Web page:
binary power plants designed for lower temperature fluids. The binary
systems can be used individually for small-scale applications or
combined for public utilities to use.
THE MARIANAS TEAM
David Blackwell, Ph.D., is SMU's top expert on energy resource estimates
and geothermal exploration. He holds a Ph.D. from Harvard University and
teaches upper-level geology courses at SMU including Basin Analysis and
Theory of Heat Flow and Diffusion. Blackwell has spent extensive time in
the western United States, Mexico, Costa Rica, Egypt and Indonesia
studying heat flow measurements, and the SMU Geothermal Lab he directs
is a partner in the U.S. Department of Energy’s "GeoPowering the West "
project to promote awareness of geothermal energy resources in the
western United States, including Alaska and Hawaii.
James E, Quick, Ph.D., came to SMU in August 2007 after a 25-year
scientific career with the United States Geological Survey (USGS), where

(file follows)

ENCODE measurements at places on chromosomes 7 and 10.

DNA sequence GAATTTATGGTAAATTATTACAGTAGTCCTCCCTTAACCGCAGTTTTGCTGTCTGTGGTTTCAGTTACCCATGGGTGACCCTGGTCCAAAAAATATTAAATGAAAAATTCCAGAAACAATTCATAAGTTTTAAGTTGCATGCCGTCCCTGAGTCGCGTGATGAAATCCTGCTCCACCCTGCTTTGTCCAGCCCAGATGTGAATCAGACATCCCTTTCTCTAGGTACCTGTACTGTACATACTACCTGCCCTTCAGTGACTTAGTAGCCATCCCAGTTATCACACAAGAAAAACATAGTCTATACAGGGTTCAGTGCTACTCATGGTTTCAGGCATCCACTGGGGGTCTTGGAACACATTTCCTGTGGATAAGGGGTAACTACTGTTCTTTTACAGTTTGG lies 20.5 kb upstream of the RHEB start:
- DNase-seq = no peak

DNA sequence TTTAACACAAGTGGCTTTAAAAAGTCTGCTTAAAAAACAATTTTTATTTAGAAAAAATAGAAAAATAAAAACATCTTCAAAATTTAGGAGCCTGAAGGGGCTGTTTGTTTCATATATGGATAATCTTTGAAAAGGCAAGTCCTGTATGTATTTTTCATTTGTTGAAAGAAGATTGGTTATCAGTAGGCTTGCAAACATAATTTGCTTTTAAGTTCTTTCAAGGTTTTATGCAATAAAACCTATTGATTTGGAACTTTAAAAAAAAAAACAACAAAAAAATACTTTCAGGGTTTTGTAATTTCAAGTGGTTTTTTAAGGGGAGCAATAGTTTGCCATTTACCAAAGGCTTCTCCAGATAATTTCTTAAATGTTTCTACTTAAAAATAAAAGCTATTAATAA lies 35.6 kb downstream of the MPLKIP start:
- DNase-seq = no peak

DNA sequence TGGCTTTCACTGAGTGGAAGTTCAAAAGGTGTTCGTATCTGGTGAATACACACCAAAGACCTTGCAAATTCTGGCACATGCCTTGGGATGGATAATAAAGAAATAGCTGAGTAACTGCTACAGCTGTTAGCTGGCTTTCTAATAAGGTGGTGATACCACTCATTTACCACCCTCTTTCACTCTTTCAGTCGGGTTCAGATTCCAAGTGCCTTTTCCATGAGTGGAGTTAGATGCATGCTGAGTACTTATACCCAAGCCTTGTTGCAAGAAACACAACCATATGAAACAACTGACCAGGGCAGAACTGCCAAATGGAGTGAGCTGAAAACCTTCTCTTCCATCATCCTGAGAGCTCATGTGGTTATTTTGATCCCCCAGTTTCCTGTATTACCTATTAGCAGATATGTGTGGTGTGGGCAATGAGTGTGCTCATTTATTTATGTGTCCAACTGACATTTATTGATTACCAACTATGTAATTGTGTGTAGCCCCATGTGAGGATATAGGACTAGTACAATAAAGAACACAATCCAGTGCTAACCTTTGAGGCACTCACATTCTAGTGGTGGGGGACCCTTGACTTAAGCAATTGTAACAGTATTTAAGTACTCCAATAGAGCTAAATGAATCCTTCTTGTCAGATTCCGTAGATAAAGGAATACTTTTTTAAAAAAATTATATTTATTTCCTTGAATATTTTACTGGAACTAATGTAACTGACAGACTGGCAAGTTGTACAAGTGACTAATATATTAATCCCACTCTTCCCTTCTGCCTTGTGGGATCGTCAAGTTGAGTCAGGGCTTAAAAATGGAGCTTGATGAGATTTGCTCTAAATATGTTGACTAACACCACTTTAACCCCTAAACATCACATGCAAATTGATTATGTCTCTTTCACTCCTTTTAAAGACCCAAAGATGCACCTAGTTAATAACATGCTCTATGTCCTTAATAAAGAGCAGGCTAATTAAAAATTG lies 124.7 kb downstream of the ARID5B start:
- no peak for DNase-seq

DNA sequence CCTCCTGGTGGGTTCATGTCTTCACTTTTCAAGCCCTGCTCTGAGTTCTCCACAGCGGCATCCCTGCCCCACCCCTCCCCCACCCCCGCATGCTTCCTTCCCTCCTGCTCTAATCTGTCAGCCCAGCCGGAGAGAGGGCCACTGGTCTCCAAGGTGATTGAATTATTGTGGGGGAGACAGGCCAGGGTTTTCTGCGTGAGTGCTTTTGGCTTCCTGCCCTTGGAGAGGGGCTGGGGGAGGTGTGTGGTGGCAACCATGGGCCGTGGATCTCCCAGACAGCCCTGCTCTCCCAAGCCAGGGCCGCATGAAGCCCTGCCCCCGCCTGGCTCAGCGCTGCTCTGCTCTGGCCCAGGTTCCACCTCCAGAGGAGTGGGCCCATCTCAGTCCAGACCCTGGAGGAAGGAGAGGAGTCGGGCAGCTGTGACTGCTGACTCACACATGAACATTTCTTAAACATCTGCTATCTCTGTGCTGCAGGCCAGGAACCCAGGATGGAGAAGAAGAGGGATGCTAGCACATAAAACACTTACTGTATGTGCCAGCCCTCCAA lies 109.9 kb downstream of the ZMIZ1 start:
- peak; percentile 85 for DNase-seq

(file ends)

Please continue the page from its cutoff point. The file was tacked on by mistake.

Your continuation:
he was Program Coordinator for the Volcano Hazards Program. He was
charged with monitoring the nation's 169 volcanoes to provide critical
early eruption warnings, and developed his strong working relationship
with Marianas officials when establishing the monitoring network in the
Commonwealth. Quick earned his Ph.D. in geology from the California
Institute of Technology, and his field research has taken him to more
than 35 countries around the world.
Leland (Roy) Mink, Ph.D., joined the SMU Department of Earth Sciences as
an adjunct faculty member after serving as the manager of Geothermal
Programs for the U.S. Department of Energy. He has more than 35 years of
experience in performing and managing energy programs, hydrological
evaluations and hazardous and radioactive waste projects.
Maria Richards is SMU Geothermal Laboratory Coordinator in the
Department of Earth Sciences. She was editor with Blackwell of the
Geothermal Map of North America published by the American Association of
Petroleum Geologists in 2004. Richards oversees state and federal
contracts, including a current project funded by the Texas State Energy
and Conservation Office for geothermal outreach and assessment in Texas.
Albert F. Waibel, owner of Columbia Geoscience in Hillsboro, Ore.,
provides consultation services ranging from regional reconnaissance to
site-specific test and production drilling for geothermal systems.